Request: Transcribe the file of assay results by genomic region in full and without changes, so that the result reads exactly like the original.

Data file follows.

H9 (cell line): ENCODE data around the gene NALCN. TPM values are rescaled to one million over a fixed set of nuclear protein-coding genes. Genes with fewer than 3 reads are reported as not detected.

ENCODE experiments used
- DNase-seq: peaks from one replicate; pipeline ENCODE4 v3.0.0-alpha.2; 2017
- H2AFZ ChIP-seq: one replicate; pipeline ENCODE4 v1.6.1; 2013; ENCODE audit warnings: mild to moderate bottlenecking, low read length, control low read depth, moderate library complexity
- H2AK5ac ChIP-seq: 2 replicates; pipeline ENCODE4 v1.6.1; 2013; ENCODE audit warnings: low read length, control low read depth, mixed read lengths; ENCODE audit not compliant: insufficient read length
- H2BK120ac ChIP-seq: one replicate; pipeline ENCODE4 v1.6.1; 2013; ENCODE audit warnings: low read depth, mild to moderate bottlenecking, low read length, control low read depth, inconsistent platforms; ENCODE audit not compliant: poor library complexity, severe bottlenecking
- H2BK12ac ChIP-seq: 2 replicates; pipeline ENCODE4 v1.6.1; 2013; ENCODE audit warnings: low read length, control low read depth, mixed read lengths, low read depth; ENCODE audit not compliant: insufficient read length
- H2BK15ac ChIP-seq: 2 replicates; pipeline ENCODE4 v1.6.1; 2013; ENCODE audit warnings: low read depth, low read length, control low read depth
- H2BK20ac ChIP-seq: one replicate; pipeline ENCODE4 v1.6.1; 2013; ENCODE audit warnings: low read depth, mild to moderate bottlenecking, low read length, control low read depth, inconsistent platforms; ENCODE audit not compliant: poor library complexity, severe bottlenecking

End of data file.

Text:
H9 (cell line): ENCODE data around the gene NALCN. TPM values are rescaled to one million over a fixed set of nuclear protein-coding genes. Genes with fewer than 3 reads are reported as not detected.

ENCODE experiments used
- DNase-seq: peaks from one replicate; pipeline ENCODE4 v3.0.0-alpha.2; 2017
- H2AFZ ChIP-seq: one replicate; pipeline ENCODE4 v1.6.1; 2013; ENCODE audit warnings: mild to moderate bottlenecking, low read length, control low read depth, moderate library complexity
- H2AK5ac ChIP-seq: 2 replicates; pipeline ENCODE4 v1.6.1; 2013; ENCODE audit warnings: low read length, control low read depth, mixed read lengths; ENCODE audit not compliant: insufficient read length
- H2BK120ac ChIP-seq: one replicate; pipeline ENCODE4 v1.6.1; 2013; ENCODE audit warnings: low read depth, mild to moderate bottlenecking, low read length, control low read depth, inconsistent platforms; ENCODE audit not compliant: poor library complexity, severe bottlenecking
- H2BK12ac ChIP-seq: 2 replicates; pipeline ENCODE4 v1.6.1; 2013; ENCODE audit warnings: low read length, control low read depth, mixed read lengths, low read depth; ENCODE audit not compliant: insufficient read length
- H2BK15ac ChIP-seq: 2 replicates; pipeline ENCODE4 v1.6.1; 2013; ENCODE audit warnings: low read depth, low read length, control low read depth
- H2BK20ac ChIP-seq: one replicate; pipeline ENCODE4 v1.6.1; 2013; ENCODE audit warnings: low read depth, mild to moderate bottlenecking, low read length, control low read depth, inconsistent platforms; ENCODE audit not compliant: poor library complexity, severe bottlenecking